I am definitely not involved in zionism or pedophilia. What is going on here?
And then Tiffany followed up with:
Hi Kate,
 
If you believe you can trust me, I am happy to talk with you and take a drive to try and figure out where you were taken. 
 

Were you given ayahuasca?

Kate then replied to Tiffany:
i don’t trust u and i don’t want to talk to you.
i know the Hunt brother story etc.
i live in the town with Heny G Jarecki;s son
i don’t mingle with people from your bloodline
you scare me.
I then replied to Kate and Tiffany:
Kate… I’m not sure what you are talking about the “Hunt” Brothers… But I will vouch that Tiffany is not involved w/ any Hunt Brothers that you may have come across in the past.

She is an independent reporter here on the island and she is probably the best one to get your story out to.  (If you haven’t seen her website it is http://www.bigislandchronicle.com )

I’m not an investigative journalist the way she is.

Trust Tiffany to give you your side of the story w/out any corporate or police influence.

I’m out of this story… I only blog as a hobby.  Some folks like to play games online for a hobby… I like to be a newshound.

Wish you the best Kate,

Sincerely,

Damon Tucker

I then received the following from Kate:

This is called harassment and I will take you to court. Leave me alone. And I did not give you permission to post anything. LEAVE ME ALONE.

I then reply:

I wish you would trust Tiffany to tell your story.

I will now be posting what you have sent to me on my website to see if anything comes up from folks that know what is up.

I will also be using your name as a the person that sent this to me.

I gave you the option to tell your story to Tiffany…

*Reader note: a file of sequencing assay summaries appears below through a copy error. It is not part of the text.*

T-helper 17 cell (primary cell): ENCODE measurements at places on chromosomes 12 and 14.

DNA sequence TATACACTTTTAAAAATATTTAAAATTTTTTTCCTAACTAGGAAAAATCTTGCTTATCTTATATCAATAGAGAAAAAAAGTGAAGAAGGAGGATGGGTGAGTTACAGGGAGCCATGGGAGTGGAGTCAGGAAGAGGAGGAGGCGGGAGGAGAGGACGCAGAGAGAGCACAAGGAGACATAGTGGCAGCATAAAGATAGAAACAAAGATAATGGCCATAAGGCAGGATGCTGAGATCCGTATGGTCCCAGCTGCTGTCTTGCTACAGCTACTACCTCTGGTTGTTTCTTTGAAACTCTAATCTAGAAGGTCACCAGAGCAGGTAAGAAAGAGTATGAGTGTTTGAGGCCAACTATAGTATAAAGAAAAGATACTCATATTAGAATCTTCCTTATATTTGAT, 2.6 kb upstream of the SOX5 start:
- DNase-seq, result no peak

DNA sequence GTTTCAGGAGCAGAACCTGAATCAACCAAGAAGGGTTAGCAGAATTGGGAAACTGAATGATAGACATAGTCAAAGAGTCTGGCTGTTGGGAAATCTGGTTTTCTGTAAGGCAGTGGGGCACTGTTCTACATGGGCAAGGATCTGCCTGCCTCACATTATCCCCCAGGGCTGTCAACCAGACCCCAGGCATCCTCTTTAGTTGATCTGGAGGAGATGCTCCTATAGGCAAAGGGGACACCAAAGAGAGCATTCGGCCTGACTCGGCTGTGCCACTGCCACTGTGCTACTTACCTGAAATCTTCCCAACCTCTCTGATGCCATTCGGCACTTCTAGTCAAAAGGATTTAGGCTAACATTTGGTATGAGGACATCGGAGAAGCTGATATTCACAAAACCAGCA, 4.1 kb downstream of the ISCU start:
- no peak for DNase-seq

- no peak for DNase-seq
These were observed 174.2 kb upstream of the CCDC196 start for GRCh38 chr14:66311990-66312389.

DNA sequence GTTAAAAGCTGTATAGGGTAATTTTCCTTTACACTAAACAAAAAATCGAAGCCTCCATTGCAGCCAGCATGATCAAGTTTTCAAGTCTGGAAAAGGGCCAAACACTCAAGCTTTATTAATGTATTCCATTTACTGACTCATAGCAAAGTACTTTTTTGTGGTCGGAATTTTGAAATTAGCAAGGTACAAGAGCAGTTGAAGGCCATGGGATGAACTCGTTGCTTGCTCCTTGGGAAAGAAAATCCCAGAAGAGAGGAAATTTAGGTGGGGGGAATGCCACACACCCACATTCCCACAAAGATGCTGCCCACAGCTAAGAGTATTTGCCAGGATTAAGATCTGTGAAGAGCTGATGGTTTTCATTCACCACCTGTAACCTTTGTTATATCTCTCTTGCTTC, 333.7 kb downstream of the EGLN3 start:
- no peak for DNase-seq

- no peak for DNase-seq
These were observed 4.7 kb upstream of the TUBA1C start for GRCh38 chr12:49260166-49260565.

I will now be piecing together the things you sent to me and will publish it as a commentary I received via e-mail.

You have until tomorrow morning to respond to this.

Please understand that I think you are mistaking Hunt family for someone not even related to her…. for that matter do you know how many “Tucker’s” there are on the Big Island alone that I get associated with.

I will be posting your name and IP address to the email you sent me if you do not follow up on this email I’m sending you now.

Those that know me… know I don’t put up w/ shit or rumors.

Sincerely,

Damon Tucker

She then responded:
If you post my IP address that puts me in danger and you will be held accountable in COURT. That is absolutely what the laws are about. You cannot post my personal information. This is WHY I don’t talk to people. You are rude and you are attacking me, dont you see that? I was willing to talk to you. You lost my trust entirely by contacting Ms. Hunt. I maintain and I will continue to maintain I do not TRUST THE HUNT FAMILY nor their associates. I went to the GWU and I am not stupid.

Good luck figuring out what’s going on around you.
And consider being nicer.

Kate Ellen Nicholson

I then told her:

Shut up already…. your digging yourself in a hole.

She then sends me the following:

You are mean.

I hope you gain a sense of accomplishment.

Good luck trying to make the world a better place. You’re not headed in the right direction.

I want something posted with what you are posting::

My name is Kate Ellen Nicholson. I experienced intense trauma on the Big Island in Hawaii. The police were involved but were not helpful, more so they inflicted more trauma. I wanted them called both times, as I was fearing for my life, and I never have before. I am 30 years old. I maintain that the island has a major issue with NOT recording by the police. All across the Unites States cop cars must record the situation via voice and video. On your island, there is none of that. I find it highly odd and problematic.
The island is like all of the world, it is controlled by a few, who are connected to a bloodline. I am a geographer who went to the George Washington University, I work with demographics. The situation in Hawaii is analogous to the apartheid when it comes to the ethnic stats- when it comes to the minority ethnicity ruling. I have a story to tell and am not ready to tell it. Damon Tucker is harassing me and being extremely rude as he wants to get himself all involved and wants the story. He has treated me with intense disrespect, threatening to post my IP address, when I have already stated I have PTSD and do not feel safe. He is threatening and harassing. And he swore at me. Please find it in your hearts to send me positive vibrations and to be kind and understanding. Thank you for your time and understanding. May peace and joy be in your hearts.